How would you feel if your bank refused to issue a bank statement detailing all transactions? How would you feel if your bank's ATMs did not issue receipts? How would you feel if your bank, doing all these things, just said, "Trust us!"
How would you feel if your bank's president was on the record saying that taking away all your money was his personal goal?
Diebold insists that their machines are secure, and that they don't need voter-verified paper audit-tapes that keep a real-time log of the votes cast -- but this latest attack, which requires only a few minutes to execute, shows that America's votes should not be run on Diebold hardware.
--Er, make that "less than a minute to execute...."
Already this year, glitches have occurred in Arkansas, California, Florida, Illinois, Indiana, Ohio, Pennsylvania, Texas and West Virginia. Maryland became the latest on Tuesday, when technical problems, human errors and staff shortages led officials to keep some polls open an extra hour.
The fall elections shape up as the most technologically perilous since 2000, election officials say, because 30% of the nation’s voting jurisdictions will be using new equipment. They include large parts of Missouri, Ohio, Pennsylvania and Virginia, scenes of key Senate races. “If you’re ever going to have a problem, it’s going to be that first election,” says Kimball Brace, president of Election Data Services.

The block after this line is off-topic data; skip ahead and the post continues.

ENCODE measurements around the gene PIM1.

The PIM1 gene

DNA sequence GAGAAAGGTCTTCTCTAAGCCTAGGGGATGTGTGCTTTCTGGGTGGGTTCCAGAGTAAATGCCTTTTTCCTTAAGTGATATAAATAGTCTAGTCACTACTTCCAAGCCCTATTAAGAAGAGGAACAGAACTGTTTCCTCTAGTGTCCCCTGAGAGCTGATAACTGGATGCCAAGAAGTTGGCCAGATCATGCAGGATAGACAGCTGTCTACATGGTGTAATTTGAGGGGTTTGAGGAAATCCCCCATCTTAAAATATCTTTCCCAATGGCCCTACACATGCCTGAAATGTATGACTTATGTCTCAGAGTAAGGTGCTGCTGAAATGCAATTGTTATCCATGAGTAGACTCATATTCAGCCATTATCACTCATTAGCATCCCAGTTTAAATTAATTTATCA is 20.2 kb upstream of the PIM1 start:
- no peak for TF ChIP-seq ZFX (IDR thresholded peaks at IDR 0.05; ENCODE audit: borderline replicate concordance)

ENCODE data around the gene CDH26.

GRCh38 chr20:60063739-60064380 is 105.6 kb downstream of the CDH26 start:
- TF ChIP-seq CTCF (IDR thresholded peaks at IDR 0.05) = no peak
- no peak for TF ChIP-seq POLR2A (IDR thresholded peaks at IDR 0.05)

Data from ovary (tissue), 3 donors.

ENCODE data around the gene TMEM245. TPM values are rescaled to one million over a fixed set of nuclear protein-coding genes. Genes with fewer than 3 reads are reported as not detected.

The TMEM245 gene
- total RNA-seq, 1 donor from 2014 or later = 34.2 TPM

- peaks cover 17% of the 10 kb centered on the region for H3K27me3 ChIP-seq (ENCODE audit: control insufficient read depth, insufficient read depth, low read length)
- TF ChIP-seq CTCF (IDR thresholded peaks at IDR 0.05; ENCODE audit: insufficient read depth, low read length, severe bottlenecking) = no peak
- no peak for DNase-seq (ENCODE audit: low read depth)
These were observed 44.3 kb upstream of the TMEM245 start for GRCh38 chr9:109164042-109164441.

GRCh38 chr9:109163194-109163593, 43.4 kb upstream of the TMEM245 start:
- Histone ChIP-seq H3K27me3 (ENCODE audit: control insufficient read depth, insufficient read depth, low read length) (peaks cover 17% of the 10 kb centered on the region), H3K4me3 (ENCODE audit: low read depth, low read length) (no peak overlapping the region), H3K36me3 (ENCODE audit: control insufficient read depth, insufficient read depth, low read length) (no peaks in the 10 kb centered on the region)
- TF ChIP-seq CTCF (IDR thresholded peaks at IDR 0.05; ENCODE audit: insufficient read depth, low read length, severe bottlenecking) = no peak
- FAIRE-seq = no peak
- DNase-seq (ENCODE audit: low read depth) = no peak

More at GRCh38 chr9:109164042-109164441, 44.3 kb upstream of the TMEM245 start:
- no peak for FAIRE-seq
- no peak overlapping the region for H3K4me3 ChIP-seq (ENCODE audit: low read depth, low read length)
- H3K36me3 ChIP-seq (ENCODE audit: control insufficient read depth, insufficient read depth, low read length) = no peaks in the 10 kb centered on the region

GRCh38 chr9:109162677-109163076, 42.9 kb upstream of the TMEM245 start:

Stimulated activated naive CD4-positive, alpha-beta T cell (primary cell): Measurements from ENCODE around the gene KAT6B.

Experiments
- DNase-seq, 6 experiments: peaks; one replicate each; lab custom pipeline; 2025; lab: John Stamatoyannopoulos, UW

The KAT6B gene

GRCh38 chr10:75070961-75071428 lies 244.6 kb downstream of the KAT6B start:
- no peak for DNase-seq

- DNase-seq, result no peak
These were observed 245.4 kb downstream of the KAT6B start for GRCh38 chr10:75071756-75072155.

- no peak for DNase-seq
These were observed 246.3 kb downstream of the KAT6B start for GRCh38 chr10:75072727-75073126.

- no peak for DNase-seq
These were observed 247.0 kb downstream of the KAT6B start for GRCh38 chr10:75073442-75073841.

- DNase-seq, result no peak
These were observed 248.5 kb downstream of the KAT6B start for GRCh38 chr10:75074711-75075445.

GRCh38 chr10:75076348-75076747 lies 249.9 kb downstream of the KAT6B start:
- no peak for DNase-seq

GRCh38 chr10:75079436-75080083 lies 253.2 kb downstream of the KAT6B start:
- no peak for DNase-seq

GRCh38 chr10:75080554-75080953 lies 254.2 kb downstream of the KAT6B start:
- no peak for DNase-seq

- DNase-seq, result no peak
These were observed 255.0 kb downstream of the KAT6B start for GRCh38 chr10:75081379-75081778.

Diebold, Inc., manufacturer of electronic voting machines, has been sending out many cease-and-desist letters to Internet Service Providers (ISPs), after internal documents indicating flaws in their systems were published on the Internet. The company cited copyright violations under the Digital Millennium Copyright Act (DMCA) and demanded that the documents be taken down.
Now EFF and the Center for Internet and Society Cyberlaw Clinic at Stanford Law School are fighting back, seeking a court order on behalf of nonprofit ISP Online Policy Group (OPG) and two Swarthmore College students to prevent Diebold’s abusive copyright claims from silencing public debate about voting, the very foundation of our democratic process.
Nothing like a technology company addressing security flaws in its products by deploying lawyers instead of engineers.
Diebold spokesman David Bear did not return Salon's calls for comment on the Princeton study. In the past, he has denied that such security concerns are notable.
"[Our critics are] throwing out a 'what if' that's premised on a basis of an evil, nefarious person breaking the law," Bear told Newsweek after the March Emery County study. "For there to be a problem here," he further explained to the New York Times, "you're basically assuming a premise where you have some evil and nefarious election officials who would sneak in and introduce a piece of software … I don't believe these evil elections people exist."
Yes, of course. Noooooobody would ever want to change election results! Right. I suppose all the security on ATMs is pointless, too. Let's just leave people's money in pidgeon-hole boxes. People will take only what's theirs, right?
About 80 percent of American voters are expected to use some form of electronic voting in the upcoming election, in which the makeup of the U.S. House will be decided, as well as 33 Senate seats and 36 governorships.